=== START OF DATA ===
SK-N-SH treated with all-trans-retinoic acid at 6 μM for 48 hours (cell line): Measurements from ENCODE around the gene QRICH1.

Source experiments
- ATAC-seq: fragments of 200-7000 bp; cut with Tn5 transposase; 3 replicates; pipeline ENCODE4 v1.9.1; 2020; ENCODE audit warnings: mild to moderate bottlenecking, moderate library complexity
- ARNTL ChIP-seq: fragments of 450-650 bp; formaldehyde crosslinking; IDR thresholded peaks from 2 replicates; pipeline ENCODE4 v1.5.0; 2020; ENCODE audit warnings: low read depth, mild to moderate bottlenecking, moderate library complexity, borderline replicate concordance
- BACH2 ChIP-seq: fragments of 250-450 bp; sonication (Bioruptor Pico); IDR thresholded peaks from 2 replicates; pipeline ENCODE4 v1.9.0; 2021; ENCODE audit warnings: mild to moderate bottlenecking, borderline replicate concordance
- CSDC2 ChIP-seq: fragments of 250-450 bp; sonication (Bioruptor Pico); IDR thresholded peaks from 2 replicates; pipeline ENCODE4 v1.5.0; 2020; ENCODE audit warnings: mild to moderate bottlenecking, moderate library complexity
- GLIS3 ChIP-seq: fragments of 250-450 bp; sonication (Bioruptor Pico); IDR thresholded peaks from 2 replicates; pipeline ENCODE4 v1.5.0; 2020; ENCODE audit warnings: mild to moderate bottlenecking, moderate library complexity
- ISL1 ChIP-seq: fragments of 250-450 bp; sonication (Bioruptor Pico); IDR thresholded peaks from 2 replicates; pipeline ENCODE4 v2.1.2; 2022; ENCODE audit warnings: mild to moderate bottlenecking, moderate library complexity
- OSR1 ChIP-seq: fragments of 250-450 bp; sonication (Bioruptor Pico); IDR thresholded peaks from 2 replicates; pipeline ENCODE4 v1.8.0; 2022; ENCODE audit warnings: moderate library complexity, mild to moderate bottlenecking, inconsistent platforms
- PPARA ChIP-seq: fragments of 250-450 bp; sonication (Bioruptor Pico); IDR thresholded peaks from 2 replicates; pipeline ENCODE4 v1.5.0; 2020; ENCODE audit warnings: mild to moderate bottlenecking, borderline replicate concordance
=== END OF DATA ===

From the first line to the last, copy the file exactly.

SK-N-SH treated with all-trans-retinoic acid at 6 μM for 48 hours (cell line): Measurements from ENCODE around the gene QRICH1.

Source experiments
- ATAC-seq: fragments of 200-7000 bp; cut with Tn5 transposase; 3 replicates; pipeline ENCODE4 v1.9.1; 2020; ENCODE audit warnings: mild to moderate bottlenecking, moderate library complexity
- ARNTL ChIP-seq: fragments of 450-650 bp; formaldehyde crosslinking; IDR thresholded peaks from 2 replicates; pipeline ENCODE4 v1.5.0; 2020; ENCODE audit warnings: low read depth, mild to moderate bottlenecking, moderate library complexity, borderline replicate concordance
- BACH2 ChIP-seq: fragments of 250-450 bp; sonication (Bioruptor Pico); IDR thresholded peaks from 2 replicates; pipeline ENCODE4 v1.9.0; 2021; ENCODE audit warnings: mild to moderate bottlenecking, borderline replicate concordance
- CSDC2 ChIP-seq: fragments of 250-450 bp; sonication (Bioruptor Pico); IDR thresholded peaks from 2 replicates; pipeline ENCODE4 v1.5.0; 2020; ENCODE audit warnings: mild to moderate bottlenecking, moderate library complexity
- GLIS3 ChIP-seq: fragments of 250-450 bp; sonication (Bioruptor Pico); IDR thresholded peaks from 2 replicates; pipeline ENCODE4 v1.5.0; 2020; ENCODE audit warnings: mild to moderate bottlenecking, moderate library complexity
- ISL1 ChIP-seq: fragments of 250-450 bp; sonication (Bioruptor Pico); IDR thresholded peaks from 2 replicates; pipeline ENCODE4 v2.1.2; 2022; ENCODE audit warnings: mild to moderate bottlenecking, moderate library complexity
- OSR1 ChIP-seq: fragments of 250-450 bp; sonication (Bioruptor Pico); IDR thresholded peaks from 2 replicates; pipeline ENCODE4 v1.8.0; 2022; ENCODE audit warnings: moderate library complexity, mild to moderate bottlenecking, inconsistent platforms
- PPARA ChIP-seq: fragments of 250-450 bp; sonication (Bioruptor Pico); IDR thresholded peaks from 2 replicates; pipeline ENCODE4 v1.5.0; 2020; ENCODE audit warnings: mild to moderate bottlenecking, borderline replicate concordance